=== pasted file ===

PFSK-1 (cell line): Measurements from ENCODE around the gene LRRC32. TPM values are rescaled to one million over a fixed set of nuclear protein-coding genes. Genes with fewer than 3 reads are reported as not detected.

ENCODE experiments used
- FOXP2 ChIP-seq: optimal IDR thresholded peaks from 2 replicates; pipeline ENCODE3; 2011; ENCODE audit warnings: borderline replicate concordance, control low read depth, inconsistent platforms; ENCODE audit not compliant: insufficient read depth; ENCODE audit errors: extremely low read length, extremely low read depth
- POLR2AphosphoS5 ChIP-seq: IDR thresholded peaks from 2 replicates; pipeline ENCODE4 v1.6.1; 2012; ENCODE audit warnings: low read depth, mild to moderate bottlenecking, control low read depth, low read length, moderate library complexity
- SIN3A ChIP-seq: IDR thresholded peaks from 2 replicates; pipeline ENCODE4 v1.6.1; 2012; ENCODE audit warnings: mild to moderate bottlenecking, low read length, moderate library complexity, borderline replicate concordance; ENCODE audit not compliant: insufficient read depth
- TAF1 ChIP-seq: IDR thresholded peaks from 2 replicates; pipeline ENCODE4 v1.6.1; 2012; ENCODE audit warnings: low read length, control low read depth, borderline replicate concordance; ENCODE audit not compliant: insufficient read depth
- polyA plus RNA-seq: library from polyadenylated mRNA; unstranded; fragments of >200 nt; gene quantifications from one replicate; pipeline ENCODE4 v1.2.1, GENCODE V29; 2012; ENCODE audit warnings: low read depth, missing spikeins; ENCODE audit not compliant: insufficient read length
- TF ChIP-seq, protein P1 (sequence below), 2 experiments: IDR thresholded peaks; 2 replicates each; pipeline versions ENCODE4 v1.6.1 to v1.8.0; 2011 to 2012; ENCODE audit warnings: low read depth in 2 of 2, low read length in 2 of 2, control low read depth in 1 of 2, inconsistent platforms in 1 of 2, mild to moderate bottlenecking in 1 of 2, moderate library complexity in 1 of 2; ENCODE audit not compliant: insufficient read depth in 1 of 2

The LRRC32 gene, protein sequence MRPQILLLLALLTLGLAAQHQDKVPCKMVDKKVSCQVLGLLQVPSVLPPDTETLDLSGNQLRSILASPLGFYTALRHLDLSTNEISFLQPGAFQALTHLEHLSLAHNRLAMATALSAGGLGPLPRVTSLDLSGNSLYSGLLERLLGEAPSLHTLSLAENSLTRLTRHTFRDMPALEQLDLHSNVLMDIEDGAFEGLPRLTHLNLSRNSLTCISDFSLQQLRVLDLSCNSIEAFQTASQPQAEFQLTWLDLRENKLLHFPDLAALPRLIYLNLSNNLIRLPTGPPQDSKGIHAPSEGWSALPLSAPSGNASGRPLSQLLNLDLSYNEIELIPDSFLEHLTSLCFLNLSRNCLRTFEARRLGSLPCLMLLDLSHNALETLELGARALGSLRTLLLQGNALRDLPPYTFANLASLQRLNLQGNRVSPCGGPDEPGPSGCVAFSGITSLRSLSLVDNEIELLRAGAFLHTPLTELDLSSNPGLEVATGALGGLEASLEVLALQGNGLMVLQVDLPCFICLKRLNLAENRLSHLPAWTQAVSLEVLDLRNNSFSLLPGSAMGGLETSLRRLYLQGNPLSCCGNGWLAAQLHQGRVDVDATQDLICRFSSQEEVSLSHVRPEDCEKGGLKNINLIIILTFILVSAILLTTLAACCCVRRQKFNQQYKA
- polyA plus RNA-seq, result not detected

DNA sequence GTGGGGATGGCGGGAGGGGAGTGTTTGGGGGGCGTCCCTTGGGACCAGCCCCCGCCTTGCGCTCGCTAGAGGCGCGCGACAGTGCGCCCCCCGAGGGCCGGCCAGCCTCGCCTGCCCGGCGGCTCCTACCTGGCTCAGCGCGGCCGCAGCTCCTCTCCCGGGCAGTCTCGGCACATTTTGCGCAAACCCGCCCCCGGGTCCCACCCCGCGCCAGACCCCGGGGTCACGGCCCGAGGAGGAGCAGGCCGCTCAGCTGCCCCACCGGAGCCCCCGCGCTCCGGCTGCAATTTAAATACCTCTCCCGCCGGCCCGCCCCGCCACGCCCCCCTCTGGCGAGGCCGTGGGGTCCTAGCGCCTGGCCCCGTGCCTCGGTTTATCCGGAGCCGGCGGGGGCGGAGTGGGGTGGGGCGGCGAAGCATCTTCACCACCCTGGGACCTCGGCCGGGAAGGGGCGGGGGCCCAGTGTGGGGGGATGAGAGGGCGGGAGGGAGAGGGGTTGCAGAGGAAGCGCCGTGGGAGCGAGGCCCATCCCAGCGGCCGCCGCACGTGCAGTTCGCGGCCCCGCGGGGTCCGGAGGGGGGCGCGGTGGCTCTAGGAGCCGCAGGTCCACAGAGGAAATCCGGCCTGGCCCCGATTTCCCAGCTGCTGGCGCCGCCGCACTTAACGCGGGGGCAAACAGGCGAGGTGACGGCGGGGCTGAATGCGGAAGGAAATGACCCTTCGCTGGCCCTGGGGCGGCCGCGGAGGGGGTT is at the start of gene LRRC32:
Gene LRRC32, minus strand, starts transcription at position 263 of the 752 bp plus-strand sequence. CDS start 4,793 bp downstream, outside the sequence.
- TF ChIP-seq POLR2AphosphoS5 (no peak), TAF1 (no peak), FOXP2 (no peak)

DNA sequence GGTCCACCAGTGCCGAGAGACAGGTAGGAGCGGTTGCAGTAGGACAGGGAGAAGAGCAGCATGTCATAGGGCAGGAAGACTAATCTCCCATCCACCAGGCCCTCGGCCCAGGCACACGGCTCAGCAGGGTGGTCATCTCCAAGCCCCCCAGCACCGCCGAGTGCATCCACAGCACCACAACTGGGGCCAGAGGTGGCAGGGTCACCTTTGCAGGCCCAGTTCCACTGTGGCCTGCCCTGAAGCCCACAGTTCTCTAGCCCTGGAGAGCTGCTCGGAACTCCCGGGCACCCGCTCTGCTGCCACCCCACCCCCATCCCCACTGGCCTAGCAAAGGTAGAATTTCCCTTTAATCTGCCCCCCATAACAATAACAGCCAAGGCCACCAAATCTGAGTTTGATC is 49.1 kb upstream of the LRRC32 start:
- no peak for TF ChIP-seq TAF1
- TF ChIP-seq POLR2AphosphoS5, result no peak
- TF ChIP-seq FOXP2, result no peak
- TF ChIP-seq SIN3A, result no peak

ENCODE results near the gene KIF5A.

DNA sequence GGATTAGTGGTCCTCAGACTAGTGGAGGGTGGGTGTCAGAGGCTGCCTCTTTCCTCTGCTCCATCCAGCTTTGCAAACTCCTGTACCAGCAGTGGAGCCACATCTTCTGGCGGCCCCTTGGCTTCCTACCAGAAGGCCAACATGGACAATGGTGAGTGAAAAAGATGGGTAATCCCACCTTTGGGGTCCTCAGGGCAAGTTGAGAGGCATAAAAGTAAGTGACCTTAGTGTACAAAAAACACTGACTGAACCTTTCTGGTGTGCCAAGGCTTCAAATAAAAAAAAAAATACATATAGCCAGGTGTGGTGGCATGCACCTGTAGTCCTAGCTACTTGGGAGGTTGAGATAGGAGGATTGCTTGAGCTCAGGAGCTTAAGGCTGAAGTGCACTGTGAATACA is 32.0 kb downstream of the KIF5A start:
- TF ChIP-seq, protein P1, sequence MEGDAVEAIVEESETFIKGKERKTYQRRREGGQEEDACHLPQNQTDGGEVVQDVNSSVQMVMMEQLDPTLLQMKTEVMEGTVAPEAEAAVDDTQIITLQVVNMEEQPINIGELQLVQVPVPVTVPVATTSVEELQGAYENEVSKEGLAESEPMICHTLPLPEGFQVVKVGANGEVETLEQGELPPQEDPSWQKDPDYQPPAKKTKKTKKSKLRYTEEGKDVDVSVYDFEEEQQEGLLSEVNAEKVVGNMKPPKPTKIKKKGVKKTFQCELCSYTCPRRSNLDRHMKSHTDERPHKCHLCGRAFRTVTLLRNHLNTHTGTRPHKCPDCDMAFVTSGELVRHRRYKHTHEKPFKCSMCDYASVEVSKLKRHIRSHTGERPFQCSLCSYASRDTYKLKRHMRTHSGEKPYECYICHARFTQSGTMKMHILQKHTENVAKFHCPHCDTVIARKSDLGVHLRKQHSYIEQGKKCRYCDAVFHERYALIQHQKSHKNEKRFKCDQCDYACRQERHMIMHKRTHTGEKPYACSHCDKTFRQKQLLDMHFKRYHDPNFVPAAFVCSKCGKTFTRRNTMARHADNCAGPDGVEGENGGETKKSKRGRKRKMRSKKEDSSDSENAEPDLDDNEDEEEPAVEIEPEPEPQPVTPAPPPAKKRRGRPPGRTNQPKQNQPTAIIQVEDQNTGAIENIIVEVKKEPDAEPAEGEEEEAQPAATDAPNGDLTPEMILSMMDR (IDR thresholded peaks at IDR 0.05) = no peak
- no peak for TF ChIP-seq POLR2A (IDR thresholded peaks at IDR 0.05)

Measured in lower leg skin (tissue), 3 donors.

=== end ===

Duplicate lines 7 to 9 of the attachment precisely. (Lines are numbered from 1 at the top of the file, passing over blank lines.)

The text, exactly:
- polyA plus RNA-seq: library from polyadenylated mRNA; unstranded; fragments of >200 nt; gene quantifications from one replicate; pipeline ENCODE4 v1.2.1, GENCODE V29; 2012; ENCODE audit warnings: low read depth, missing spikeins; ENCODE audit not compliant: insufficient read length
- TF ChIP-seq, protein P1 (sequence below), 2 experiments: IDR thresholded peaks; 2 replicates each; pipeline versions ENCODE4 v1.6.1 to v1.8.0; 2011 to 2012; ENCODE audit warnings: low read depth in 2 of 2, low read length in 2 of 2, control low read depth in 1 of 2, inconsistent platforms in 1 of 2, mild to moderate bottlenecking in 1 of 2, moderate library complexity in 1 of 2; ENCODE audit not compliant: insufficient read depth in 1 of 2

The LRRC32 gene, protein sequence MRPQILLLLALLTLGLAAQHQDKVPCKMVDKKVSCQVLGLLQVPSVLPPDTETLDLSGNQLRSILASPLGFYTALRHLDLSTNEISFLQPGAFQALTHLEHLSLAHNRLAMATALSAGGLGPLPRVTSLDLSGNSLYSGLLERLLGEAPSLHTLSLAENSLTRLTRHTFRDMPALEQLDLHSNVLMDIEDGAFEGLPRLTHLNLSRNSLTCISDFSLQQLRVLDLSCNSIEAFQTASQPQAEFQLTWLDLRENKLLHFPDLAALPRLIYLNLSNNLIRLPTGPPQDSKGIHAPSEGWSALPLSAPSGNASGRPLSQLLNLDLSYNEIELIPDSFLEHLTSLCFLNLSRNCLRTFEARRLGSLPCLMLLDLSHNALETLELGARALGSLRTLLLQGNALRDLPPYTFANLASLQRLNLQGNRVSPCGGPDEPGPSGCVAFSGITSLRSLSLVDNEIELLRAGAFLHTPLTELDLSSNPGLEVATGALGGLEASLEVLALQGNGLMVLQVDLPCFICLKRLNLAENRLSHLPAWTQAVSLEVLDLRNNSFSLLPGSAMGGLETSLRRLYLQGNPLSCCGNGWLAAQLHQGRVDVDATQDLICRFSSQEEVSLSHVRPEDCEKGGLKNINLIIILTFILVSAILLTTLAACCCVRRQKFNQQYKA